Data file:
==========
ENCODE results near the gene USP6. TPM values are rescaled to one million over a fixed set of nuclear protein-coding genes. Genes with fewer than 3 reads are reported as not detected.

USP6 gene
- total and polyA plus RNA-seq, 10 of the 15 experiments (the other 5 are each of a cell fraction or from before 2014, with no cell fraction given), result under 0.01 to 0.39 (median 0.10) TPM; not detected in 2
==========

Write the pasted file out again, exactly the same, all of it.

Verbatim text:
ENCODE results near the gene USP6. TPM values are rescaled to one million over a fixed set of nuclear protein-coding genes. Genes with fewer than 3 reads are reported as not detected.

USP6 gene
- total and polyA plus RNA-seq, 10 of the 15 experiments (the other 5 are each of a cell fraction or from before 2014, with no cell fraction given), result under 0.01 to 0.39 (median 0.10) TPM; not detected in 2